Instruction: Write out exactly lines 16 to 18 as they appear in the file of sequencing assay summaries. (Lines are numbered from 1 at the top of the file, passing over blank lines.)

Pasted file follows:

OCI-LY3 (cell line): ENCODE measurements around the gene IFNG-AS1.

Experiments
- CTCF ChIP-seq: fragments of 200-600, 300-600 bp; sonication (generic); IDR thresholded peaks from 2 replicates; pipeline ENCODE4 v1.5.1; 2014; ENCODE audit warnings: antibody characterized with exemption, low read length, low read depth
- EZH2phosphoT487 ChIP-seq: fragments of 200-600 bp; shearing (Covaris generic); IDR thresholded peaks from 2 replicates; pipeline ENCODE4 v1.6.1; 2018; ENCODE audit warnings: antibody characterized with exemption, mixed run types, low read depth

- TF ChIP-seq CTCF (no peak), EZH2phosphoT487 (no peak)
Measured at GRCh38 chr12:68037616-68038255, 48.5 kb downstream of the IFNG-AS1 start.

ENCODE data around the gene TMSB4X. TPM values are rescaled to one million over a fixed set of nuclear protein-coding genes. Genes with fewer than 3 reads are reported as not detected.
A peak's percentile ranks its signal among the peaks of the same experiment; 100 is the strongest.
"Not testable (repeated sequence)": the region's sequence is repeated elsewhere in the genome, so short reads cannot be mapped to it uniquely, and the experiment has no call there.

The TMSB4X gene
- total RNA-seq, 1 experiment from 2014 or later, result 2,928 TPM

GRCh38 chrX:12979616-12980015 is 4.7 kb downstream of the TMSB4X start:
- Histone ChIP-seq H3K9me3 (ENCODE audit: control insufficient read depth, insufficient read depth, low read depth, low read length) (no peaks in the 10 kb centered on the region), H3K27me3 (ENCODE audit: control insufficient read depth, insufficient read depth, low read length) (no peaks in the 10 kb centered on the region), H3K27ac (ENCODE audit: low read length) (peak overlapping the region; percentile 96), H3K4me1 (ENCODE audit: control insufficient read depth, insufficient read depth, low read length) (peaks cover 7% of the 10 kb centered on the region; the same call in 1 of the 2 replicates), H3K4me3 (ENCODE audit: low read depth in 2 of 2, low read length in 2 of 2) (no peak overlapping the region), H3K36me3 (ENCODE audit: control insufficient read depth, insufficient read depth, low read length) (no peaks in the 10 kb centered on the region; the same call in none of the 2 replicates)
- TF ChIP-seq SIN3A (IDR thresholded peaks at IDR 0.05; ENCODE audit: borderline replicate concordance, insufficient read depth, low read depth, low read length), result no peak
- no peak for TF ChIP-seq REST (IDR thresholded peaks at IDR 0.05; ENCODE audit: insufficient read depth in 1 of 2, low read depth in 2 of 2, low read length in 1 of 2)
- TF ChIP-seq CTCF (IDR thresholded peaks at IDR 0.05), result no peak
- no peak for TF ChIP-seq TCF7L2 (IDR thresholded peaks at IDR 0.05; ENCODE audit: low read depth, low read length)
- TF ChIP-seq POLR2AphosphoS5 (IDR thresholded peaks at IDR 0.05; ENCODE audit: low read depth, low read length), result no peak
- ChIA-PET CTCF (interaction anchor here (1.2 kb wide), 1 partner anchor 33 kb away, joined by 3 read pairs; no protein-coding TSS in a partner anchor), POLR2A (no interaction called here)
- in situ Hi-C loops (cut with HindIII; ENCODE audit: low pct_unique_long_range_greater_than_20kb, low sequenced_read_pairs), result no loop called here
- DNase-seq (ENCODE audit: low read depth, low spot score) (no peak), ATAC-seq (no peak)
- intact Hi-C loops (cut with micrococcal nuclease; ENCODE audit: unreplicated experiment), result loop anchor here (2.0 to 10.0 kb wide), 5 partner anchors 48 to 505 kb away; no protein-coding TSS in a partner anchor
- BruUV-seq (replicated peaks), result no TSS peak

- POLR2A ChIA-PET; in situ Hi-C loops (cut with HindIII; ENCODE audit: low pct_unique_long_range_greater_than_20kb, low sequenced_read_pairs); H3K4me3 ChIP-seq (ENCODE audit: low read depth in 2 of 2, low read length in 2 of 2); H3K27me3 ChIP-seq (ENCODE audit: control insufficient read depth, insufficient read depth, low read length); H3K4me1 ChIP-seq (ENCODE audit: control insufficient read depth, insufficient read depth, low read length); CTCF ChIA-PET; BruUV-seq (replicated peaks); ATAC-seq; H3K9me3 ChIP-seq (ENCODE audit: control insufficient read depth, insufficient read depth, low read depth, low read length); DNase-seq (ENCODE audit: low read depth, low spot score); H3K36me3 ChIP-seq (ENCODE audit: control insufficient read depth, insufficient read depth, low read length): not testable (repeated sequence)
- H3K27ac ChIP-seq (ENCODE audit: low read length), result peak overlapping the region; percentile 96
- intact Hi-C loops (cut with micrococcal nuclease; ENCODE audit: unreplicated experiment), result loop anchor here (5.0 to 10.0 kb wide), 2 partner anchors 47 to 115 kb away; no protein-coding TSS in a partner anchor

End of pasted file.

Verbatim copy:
- TF ChIP-seq CTCF (IDR thresholded peaks at IDR 0.05), result no peak
- no peak for TF ChIP-seq TCF7L2 (IDR thresholded peaks at IDR 0.05; ENCODE audit: low read depth, low read length)
- TF ChIP-seq POLR2AphosphoS5 (IDR thresholded peaks at IDR 0.05; ENCODE audit: low read depth, low read length), result no peak